From the Desk of Ian Culley @IanCulley
In late September, we highlighted the prior-cycle highs for the top commodity contracts.
The question was whether these levels would hold as support. So far, they have. But it’s two months later, and we’re asking the same question as those 2018 highs come into play again.
Let’s check back in on these critical levels of resistance turned support for clarity heading into year-end.
For crude oil futures, 76 is still our line in the sand:
It coincides with its 2018 highs, its July pivot highs from last year, and this year’s September pivot lows. Former resistance has turned into support.
Now, will this newfound support hold?
Based on Monday’s action, yes!
Crude began this week slicing through our level of interest, only to reverse significantly higher by the close. Monday’s bounce off support was impressive despite a second retest of the prior-cycle highs within two months.
It’s a similar story for gasoline futures:
Besides crude peaking in March and gasoline in June, the charts mirror each other. It makes sense since gasoline is derived from crude oil.
Our level for gasoline futures is 2.27. If it breaks below there, we imagine the bears take control of both energy contracts. But a strong underlying demand has supported the energy space all year.
We’re still giving these leaders the benefit of the doubt.
While many cyclical areas experienced aggressive selling pressure, Energy remained buoyant. Even today, energy stocks continue to rise while crude, gasoline, and heating oil retest critical support levels.
The growing divergence between these stocks and their underlying commodities raises concern. With that said, the entire energy complex is in a primary uptrend and showing relative strength over the long term.
We want to give energy futures some room to play catch up.
On the other hand, if Dr. Copper closes back below its prior-cycle highs, that’s another story!
Check out the weekly chart highlighting key levels of support and resistance for copper futures:
The structural levels for copper are 3.30 and 4.00. The former represents the prior cycle highs from 2018, and the latter marks the July 2021 pivot low. That’s the new range.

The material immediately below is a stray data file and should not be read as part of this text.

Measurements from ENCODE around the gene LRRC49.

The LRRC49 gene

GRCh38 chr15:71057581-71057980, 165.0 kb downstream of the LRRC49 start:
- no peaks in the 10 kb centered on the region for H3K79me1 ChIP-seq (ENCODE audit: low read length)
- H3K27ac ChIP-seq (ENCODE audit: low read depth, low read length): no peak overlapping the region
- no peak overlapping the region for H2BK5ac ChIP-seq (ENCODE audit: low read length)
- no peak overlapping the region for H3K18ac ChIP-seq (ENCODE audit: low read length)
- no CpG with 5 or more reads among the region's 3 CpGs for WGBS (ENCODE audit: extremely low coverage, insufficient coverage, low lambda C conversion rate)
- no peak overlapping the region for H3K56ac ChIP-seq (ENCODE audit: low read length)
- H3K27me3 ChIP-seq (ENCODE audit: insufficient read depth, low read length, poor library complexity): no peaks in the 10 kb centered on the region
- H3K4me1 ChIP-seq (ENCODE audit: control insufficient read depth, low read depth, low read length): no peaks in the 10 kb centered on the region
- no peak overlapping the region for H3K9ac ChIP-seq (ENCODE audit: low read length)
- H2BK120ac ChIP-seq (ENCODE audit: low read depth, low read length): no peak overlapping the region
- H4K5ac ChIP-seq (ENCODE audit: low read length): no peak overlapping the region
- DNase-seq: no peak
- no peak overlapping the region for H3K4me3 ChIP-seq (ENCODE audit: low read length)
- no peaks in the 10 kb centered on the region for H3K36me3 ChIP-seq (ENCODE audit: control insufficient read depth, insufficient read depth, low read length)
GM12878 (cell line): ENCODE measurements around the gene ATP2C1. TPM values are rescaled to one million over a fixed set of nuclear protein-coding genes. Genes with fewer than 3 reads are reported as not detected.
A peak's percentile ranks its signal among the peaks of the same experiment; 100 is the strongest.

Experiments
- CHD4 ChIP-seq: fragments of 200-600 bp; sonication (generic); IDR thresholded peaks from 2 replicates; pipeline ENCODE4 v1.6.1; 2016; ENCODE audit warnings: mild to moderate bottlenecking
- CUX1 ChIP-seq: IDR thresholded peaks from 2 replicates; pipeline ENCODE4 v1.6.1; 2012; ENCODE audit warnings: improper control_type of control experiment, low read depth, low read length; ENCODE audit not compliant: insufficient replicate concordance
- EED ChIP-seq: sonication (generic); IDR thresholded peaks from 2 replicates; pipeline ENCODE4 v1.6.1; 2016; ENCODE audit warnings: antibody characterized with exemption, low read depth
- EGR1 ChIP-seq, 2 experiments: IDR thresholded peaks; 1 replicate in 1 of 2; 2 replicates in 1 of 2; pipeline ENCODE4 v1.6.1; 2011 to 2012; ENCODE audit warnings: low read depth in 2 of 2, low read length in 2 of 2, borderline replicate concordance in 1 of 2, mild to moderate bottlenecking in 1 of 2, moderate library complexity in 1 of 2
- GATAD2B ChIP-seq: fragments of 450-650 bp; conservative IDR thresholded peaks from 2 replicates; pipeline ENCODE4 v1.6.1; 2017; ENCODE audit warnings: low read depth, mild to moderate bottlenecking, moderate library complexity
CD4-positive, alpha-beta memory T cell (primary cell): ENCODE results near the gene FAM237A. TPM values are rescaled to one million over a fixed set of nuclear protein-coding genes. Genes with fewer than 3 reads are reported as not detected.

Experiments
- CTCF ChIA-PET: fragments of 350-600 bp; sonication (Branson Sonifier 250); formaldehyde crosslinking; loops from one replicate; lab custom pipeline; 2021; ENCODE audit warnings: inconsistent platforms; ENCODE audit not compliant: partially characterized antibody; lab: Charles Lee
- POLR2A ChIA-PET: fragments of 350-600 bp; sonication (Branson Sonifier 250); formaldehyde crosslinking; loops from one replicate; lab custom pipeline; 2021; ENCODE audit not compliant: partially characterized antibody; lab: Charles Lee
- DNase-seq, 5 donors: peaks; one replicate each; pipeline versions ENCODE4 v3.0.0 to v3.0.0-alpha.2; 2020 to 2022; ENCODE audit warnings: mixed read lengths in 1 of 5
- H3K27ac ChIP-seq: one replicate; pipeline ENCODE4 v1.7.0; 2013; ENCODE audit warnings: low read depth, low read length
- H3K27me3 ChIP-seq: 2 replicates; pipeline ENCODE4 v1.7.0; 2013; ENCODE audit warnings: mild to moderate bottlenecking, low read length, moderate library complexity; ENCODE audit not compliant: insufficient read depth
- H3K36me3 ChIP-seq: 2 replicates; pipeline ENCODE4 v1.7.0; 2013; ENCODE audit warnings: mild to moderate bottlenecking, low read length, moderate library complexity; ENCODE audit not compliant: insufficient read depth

After copper’s explosive rally earlier this month, the bulls want to see follow-through above 4.00. It’s messy at best until then.
On the flip side, a decisive close below 3.30 puts an outright dent in the structural uptrend.
The bulls are in trouble if copper futures start to resemble a chart of lumber:
Lumber has slipped back into the box, undercutting a former resistance level that kept a lid on price for decades.
It would be nice if lumber futures reclaimed the shelf of former highs going back to the early 1990s. So would new all-time highs in the S&P 500. But we’re not going to let a single data point define our outlook.
Lumber above 500 is a want, not a need, for commodity bulls.
Notice lumber futures rallied in the early stages of the last commodity supercycle, peaking in the summer of 2004. The rest of the commodity space went on a rip-roaring rally into 2008 while lumber trended lower.
That’s not to say lumber is irrelevant.
We’ll always keep a close eye on lumber futures. But we’re more concerned with other procyclical commodities for now, especially copper.
Whether these critical levels hold in gasoline, crude, and copper will determine if we’re talking about tradable lows or renewed selling pressure for many commodities and cyclical assets in the coming weeks and months.
As this tumultuous year nears the finish line, those prior cycle highs remain front and center.
Due to the Thanksgiving holiday, the Commodity Futures Trading Commission will release the Commitment of Traders Report on Monday, November 28.
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